It is just one man’s opinion — mine — but the appointment of Ken Wyatt as Minister for Indigenous Australians seems to have been a serious mistake by Prime Minister Scott Morrison. Not because Ken Wyatt is incompetent or unfit in any conventional aspect to be a cabinet minister — that is yet to be seen, one way or the other — but because he is not merely an Indigenous Australian but a man whose airing of his personal, subjective perspective so early on calls into question his capacity to discharge his duties for the good and betterment of all Australians.
An early and unmistakable confirmation of that assessment was the minister’s July 10 address to the National Press Club, where he announced “I will develop and forward a consensus option for constitutional recognition to put to a referendum during the current parliamentary term”, the intent being to give Aborigines a formal, race-based voice in the formulation and implementation of government policies. He acknowledged the strong likelihood of the proposal being unpopular with substantial sections of the community while also mooting the option of the measure being decided by parliament regardless of the referendum’s result.
Vitally important, Wyatt explained, is that the “right words” be selected when putting the proposition to the electorate. In other words, as I interpreted those words, he favours phrases sufficiently vague and innocuous so as not to frighten the horses. Unsurprisingly, his opposite number in Labor’s shadow cabinet, Linda Burney, wasted no time expressing her enthusiastic support for Wyatt’s plan. Ms Burney refers to herself as a “Wiradjuri woman” but seldom if ever as an Australian. Given the chance, one guesses she and her Labor comrades would move heaven and earth to make Wyatt’s hope a reality.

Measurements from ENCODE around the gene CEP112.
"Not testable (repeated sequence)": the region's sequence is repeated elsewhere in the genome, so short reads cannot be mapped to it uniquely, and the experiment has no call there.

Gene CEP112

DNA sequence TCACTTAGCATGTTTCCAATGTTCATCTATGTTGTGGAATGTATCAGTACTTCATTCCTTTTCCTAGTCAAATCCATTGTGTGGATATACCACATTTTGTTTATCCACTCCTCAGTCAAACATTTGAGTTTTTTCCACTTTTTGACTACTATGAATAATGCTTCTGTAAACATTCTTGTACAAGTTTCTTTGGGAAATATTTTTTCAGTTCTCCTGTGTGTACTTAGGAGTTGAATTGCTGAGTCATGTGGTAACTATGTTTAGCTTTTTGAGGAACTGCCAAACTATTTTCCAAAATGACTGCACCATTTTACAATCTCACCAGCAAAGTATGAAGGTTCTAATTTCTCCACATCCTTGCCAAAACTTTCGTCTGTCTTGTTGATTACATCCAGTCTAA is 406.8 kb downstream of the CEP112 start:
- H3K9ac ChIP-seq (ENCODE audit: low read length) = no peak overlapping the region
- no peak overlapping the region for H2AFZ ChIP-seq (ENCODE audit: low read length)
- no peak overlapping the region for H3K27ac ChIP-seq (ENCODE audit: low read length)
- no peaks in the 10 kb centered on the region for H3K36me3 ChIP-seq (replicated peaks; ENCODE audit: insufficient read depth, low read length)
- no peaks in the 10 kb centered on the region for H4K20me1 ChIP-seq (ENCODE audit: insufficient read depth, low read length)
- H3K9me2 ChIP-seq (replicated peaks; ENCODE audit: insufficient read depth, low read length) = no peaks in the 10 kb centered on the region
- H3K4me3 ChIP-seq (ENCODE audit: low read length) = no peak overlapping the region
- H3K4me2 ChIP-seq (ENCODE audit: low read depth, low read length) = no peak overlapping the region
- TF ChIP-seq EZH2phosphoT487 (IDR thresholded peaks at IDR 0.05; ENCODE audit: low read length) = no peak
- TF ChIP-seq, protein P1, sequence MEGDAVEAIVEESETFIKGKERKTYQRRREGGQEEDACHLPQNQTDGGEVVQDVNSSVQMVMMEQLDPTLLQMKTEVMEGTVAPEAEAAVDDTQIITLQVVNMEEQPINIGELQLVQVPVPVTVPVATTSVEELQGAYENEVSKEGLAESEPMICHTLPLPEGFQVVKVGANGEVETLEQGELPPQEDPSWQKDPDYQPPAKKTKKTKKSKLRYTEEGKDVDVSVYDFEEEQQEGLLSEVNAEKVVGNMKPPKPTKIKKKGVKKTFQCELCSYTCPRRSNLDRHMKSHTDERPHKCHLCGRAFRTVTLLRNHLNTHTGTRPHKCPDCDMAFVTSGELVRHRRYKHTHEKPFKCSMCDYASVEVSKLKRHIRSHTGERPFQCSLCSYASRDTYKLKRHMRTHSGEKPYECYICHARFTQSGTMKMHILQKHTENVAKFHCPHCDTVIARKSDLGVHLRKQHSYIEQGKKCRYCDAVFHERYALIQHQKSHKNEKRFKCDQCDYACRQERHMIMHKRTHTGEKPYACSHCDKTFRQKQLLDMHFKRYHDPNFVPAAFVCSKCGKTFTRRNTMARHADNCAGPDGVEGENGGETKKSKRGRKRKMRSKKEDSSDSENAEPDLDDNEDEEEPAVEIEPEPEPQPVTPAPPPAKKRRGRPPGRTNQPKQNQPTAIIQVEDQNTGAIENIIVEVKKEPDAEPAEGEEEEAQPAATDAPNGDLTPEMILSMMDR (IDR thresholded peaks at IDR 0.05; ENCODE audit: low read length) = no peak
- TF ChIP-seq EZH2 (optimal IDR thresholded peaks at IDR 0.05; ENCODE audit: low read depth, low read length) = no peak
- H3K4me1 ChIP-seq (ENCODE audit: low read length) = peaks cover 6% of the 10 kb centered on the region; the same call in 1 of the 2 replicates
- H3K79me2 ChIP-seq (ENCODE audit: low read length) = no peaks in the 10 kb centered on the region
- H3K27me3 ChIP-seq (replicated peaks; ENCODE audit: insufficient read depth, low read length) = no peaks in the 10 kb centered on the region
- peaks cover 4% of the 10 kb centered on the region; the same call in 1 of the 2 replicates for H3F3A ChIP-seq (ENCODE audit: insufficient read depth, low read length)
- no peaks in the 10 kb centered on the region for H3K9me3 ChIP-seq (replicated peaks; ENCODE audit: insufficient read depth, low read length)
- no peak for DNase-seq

It was a heartening development that Coalition voices, including those of senior government members, expressed their near-immediate disapproval of the whole idea, emphasising that Wyatt was off on a frolic of his own, having failed to consult his colleagues before making the announcement. Prominent journalists and commentators — with the exception of the progressive liberal variety — were also swift to condemn it. They warned that the debate surrounding the proposed referendum would be an inevitably acrimonious exercise, one that could only prompt further division while elevating all the unsavoury and divisive aspects of identity politics. They also emphasized that there were any number of far more urgent issues concerning Aborigines than this gesture which, in its inevitably bland wording, would serve as a playground for lawyers and their activist clients. Dismally poor school attendance, extraordinarily high rate of incarceration and recidivism, alcoholism and drug addiction, domestic violence — all came immediately to mind.
Before further considering the above subject, it might be appropriate to hark back to the 1967 referendum, which included a related issue. One of the two amendments to the Constitution approved by that referendum was to allow parliament to make laws specifically for Aboriginals. Circumstances prevailing when the Constitution was drafted explain why race-related legislation was deemed to be necessary at the time. In hindsight, though, the whole idea of race-specific laws should have been scrapped altogether in 1967. Race is a perfectly valid consideration in anthropology and history, but not in Australian law.